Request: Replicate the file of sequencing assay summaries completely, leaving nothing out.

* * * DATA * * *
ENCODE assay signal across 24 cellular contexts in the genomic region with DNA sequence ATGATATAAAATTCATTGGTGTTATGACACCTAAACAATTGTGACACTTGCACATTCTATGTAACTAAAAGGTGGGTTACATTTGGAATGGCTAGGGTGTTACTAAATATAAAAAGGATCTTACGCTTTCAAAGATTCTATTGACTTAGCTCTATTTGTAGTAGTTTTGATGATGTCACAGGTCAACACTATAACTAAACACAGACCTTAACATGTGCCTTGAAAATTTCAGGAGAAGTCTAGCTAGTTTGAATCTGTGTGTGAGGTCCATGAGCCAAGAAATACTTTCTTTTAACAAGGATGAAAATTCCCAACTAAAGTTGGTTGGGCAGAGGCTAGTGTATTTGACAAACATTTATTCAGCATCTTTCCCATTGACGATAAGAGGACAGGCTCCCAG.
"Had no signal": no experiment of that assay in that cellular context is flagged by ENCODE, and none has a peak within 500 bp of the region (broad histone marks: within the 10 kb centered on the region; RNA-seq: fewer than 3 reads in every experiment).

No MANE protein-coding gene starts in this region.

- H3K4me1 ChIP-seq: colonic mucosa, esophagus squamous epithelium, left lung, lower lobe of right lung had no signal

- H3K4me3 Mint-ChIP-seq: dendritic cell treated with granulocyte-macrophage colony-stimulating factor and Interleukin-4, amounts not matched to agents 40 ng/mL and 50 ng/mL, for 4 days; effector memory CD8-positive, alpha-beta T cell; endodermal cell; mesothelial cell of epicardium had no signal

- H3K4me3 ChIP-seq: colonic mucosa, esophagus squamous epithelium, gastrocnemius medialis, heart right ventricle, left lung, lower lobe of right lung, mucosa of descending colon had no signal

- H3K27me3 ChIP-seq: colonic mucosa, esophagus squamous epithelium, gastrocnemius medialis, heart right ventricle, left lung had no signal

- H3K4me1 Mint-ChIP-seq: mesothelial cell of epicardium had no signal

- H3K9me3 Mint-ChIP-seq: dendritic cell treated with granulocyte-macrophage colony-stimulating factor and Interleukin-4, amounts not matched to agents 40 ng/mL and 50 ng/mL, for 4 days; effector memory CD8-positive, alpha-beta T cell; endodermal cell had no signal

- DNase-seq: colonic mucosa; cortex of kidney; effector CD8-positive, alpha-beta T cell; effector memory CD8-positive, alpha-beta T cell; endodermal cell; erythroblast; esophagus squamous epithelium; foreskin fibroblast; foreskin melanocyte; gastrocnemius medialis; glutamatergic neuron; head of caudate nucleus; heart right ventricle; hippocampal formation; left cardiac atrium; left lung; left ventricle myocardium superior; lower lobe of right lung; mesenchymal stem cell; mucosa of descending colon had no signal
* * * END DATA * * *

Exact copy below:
ENCODE assay signal across 24 cellular contexts in the genomic region with DNA sequence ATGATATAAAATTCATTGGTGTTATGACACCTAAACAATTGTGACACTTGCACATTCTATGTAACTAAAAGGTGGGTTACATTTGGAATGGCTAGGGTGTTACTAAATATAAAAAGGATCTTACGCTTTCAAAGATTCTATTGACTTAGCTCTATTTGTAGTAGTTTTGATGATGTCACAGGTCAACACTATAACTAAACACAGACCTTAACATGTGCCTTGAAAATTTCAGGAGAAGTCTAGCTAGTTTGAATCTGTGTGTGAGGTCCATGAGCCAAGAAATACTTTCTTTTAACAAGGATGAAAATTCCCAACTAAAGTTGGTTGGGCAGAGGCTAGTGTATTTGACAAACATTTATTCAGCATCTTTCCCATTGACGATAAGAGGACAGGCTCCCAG.
"Had no signal": no experiment of that assay in that cellular context is flagged by ENCODE, and none has a peak within 500 bp of the region (broad histone marks: within the 10 kb centered on the region; RNA-seq: fewer than 3 reads in every experiment).

No MANE protein-coding gene starts in this region.

- H3K4me1 ChIP-seq: colonic mucosa, esophagus squamous epithelium, left lung, lower lobe of right lung had no signal

- H3K4me3 Mint-ChIP-seq: dendritic cell treated with granulocyte-macrophage colony-stimulating factor and Interleukin-4, amounts not matched to agents 40 ng/mL and 50 ng/mL, for 4 days; effector memory CD8-positive, alpha-beta T cell; endodermal cell; mesothelial cell of epicardium had no signal

- H3K4me3 ChIP-seq: colonic mucosa, esophagus squamous epithelium, gastrocnemius medialis, heart right ventricle, left lung, lower lobe of right lung, mucosa of descending colon had no signal

- H3K27me3 ChIP-seq: colonic mucosa, esophagus squamous epithelium, gastrocnemius medialis, heart right ventricle, left lung had no signal

- H3K4me1 Mint-ChIP-seq: mesothelial cell of epicardium had no signal

- H3K9me3 Mint-ChIP-seq: dendritic cell treated with granulocyte-macrophage colony-stimulating factor and Interleukin-4, amounts not matched to agents 40 ng/mL and 50 ng/mL, for 4 days; effector memory CD8-positive, alpha-beta T cell; endodermal cell had no signal

- DNase-seq: colonic mucosa; cortex of kidney; effector CD8-positive, alpha-beta T cell; effector memory CD8-positive, alpha-beta T cell; endodermal cell; erythroblast; esophagus squamous epithelium; foreskin fibroblast; foreskin melanocyte; gastrocnemius medialis; glutamatergic neuron; head of caudate nucleus; heart right ventricle; hippocampal formation; left cardiac atrium; left lung; left ventricle myocardium superior; lower lobe of right lung; mesenchymal stem cell; mucosa of descending colon had no signal